A major oil spill off the California coast has caused dead birds, fish and oil to wash up on Huntington Beach, officials say
A spill of about 3,000 barrels of oil — or roughly 126,000 gallons of post-production crude — off the coast of Southern California is a “potential ecological disaster,” Huntington Beach Mayor Kim Carr said Saturday.
By Sunday morning, “We’ve started to find dead birds & fish washing up on the shore,” Orange County Supervisor Katrina Foley tweeted.
Foley said the leak was about 5 miles off the coast of Huntington Beach, and oil has started washing up on the shores of the city of 200,000 people.
As of Sunday morning, “the leak has not been completely stopped,” Huntington Beach said in a press release. It said preliminary patching has been completed to repair the oil spill site, and additional “repair efforts will be attempted in the morning.”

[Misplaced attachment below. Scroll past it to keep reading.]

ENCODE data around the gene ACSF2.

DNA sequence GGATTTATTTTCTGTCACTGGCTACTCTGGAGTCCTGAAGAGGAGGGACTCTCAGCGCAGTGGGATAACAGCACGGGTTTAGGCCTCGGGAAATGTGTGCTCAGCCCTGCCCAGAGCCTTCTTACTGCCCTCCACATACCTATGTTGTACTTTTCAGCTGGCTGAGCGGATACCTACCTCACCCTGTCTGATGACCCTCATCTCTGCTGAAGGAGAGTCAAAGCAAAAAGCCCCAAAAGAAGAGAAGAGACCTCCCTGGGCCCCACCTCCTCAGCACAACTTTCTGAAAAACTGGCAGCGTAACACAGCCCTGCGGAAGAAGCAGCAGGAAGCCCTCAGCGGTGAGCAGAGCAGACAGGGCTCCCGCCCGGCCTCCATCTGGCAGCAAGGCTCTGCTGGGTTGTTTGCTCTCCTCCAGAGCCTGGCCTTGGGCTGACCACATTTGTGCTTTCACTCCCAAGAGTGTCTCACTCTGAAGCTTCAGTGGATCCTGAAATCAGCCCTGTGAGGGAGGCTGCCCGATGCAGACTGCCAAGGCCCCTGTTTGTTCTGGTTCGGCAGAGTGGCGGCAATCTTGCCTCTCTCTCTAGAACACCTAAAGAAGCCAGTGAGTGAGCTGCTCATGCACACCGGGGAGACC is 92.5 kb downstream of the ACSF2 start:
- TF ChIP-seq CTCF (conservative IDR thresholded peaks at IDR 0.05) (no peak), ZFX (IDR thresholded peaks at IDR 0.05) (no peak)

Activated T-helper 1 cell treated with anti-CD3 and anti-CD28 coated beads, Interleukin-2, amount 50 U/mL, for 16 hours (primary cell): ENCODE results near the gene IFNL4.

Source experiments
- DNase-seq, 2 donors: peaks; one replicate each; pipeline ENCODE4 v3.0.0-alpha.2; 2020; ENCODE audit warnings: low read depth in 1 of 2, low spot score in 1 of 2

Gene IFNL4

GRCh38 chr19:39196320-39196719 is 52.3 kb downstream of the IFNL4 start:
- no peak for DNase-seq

“Currently, the oil slick plume measures an estimated 5.8 nautical miles long, and runs from the Huntington Beach Pier down into Newport Beach,” the press release said.
Carr said information from the US Coast Guard indicates the spill may be the result of an oil release from an offshore oil production operation near Huntington Beach.
The exact cause of the spill has not been determined and the owner of the pipeline is unknown, city officials said. They said the Coast Guard is investigating.
The oil sheen was first reported to the USCG shortly after 9 a.m. Saturday morning, the Coast Guard said in a press release.
The Coast Guard has classified the situation as a major oil spill, Huntington Beach Marine Safety Chief Eric McCoy said.
Huntington Beach officials canceled the final day of the Pacific Airshow and are encouraging people to stay away from the Santa Ana River Trail, Talbert Park and Talbert Marsh areas and the beaches in the impacted areas to prevent contact with potentially toxic oiled areas.
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